You know those authors with undeniable talent, but who always seem to leave you wondering exactly what to think? For me, that’s Stephen Graham Jones. It probably doesn’t help that he’s primarily a horror writer, and I don’t read a whole lot of horror. It also doesn’t help that he always seems ready to lean into the ambiguity. But his short fiction has crossed my screens several times, and I’ve always been impressed with the storytelling but not quite sure what to take away. So I thought I would try something longer. And as I’ve never been much for his preferred slasher subgenre, I decided to start with the psychological novella Mapping the Interior.
The blurb promises the story of an adolescent seeing another person stepping through the doorway, sending him on a project to map a house that is bigger and more dangerous than he’d imagined. From that description, I’d expected something of a haunted house tale, with winding passageways and no way of knowing what will come next. But the house is much smaller, and the haunting much more personal than all that. The lead lives in a small manufactured home with his mother and epileptic younger brother. One night, wandering half asleep, he catches a glimpse of his long-dead father. That sets him on a quest to reconnect with his father’s ghost, which precedes a series of semi-conscious encounters that makes it difficult to tell what is real and what is merely imagined.
Jones can spook with the best of them—I’ve read enough to know that—but that’s not really the goal here. Yes, there’s uncertainty, perhaps there’s ghosts, there may even be a dose of mortal danger. But it’s not especially scary, and it doesn’t seem intended to be. Rather, it’s the exploration of a Native boy processing complicated feelings about his father’s death and how that has affected his family. It’s achingly heartfelt, much more than it is spooky, with the whiff of real talk coming out particularly in lines like:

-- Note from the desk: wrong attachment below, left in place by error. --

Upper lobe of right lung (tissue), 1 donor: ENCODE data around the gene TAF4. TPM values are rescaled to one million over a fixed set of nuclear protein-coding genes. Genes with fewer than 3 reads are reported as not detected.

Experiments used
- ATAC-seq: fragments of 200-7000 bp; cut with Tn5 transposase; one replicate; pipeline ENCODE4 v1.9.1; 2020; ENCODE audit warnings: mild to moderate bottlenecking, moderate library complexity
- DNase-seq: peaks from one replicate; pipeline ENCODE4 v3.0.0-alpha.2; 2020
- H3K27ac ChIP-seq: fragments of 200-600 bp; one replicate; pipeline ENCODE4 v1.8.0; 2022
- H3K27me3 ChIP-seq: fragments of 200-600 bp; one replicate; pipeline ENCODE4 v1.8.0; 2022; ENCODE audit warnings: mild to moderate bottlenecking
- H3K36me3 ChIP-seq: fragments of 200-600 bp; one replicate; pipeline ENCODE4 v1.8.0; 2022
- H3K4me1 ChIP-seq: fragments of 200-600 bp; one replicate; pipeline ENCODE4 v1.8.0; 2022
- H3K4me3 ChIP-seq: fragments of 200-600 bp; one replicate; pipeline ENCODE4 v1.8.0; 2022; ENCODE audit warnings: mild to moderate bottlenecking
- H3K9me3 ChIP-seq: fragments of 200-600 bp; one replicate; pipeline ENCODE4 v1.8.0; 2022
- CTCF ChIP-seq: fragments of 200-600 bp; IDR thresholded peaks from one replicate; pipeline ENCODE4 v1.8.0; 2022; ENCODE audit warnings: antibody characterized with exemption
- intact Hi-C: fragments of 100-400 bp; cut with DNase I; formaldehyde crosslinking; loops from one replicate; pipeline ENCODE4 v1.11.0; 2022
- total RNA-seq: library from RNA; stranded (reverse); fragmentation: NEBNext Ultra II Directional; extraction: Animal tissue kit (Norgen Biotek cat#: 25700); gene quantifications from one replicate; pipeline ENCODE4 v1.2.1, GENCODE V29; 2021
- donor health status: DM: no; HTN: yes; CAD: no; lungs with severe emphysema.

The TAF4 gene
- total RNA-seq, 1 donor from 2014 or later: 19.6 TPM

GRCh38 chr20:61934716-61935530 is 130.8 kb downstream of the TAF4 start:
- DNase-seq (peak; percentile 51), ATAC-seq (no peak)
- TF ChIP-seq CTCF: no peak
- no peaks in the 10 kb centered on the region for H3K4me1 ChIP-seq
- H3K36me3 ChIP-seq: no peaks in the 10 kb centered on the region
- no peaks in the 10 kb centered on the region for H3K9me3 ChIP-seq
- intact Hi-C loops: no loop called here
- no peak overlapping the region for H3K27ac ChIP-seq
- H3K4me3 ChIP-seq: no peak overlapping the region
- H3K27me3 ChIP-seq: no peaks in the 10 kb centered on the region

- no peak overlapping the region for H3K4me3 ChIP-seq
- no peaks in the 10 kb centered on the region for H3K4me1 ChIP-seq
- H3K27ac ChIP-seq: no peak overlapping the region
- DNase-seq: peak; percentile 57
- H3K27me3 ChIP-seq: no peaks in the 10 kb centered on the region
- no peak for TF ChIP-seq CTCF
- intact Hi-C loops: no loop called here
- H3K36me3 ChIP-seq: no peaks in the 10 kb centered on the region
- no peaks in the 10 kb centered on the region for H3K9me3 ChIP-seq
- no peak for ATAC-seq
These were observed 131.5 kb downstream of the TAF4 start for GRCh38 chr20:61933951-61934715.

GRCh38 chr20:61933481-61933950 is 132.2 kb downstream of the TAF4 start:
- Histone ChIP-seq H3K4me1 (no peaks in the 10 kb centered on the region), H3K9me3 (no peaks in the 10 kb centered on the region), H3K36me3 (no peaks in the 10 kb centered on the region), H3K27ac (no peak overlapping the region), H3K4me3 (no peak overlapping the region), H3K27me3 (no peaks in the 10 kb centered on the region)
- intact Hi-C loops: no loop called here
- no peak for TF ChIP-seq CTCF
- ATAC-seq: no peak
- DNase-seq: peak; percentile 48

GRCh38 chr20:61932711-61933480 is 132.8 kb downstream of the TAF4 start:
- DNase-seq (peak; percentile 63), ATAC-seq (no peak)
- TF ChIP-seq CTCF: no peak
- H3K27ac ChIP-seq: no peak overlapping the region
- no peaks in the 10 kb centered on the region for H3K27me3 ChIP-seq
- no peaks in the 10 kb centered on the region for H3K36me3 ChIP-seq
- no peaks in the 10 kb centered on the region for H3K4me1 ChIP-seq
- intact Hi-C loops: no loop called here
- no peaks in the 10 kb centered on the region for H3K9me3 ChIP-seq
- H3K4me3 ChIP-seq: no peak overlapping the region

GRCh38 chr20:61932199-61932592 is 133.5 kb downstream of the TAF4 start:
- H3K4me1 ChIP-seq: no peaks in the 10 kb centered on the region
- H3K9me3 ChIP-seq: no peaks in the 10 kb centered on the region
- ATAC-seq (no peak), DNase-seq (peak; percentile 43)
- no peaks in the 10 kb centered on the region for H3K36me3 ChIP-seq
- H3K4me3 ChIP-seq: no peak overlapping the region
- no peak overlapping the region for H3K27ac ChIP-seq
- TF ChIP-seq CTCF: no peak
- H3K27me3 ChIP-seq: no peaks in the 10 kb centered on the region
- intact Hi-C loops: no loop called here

This is something all Indians think, I think: that, yeah, we got colonized, yeah, we got all our lands stolen, yeah yeah yeah, all that usual stuff. But still, inside us, hiding—no, hibernating, waiting, curled up, is some Crazy Horse kind of fighter. Some killer who’s smart and wily and wears a secret medicine shirt that actually works. Just, if you say this to anybody, you kill that Crazy Horse you’re hiding inside. So you walk around with the knowledge that he’s there if you ever need him. But, also, you try not to need him.
As for the supernatural storyline, it’s interesting to read, but a bit more confusing. The lead’s perspective could change so fast that I had trouble telling what was real and what was in his head. And perhaps that was the goal, but it made it difficult for me to really latch on to the central narrative. And with that narrative centering a culture I know more in stereotypes than in fact, it felt there was so much richness under the surface that went right past me without making the proper impact. Overall, it led to a book that I respected more than I enjoyed. Make no mistake—there was plenty here to keep me invested, even if I didn’t grasp every element. But that moment that brings it all together still escaped me. It’s still a good read, but I suspect it could be an exceptional read for the right reader.
Recommended if you like: psychological ghost stories, heartfelt Native settings.
Can I use it for Bingo? It’s hard mode for Standalone, Mental Health, and BIPOC Author, and it’s also a story where Family Matters.
Overall rating: 15 of Tar Vol’s 20. Four stars on Goodreads.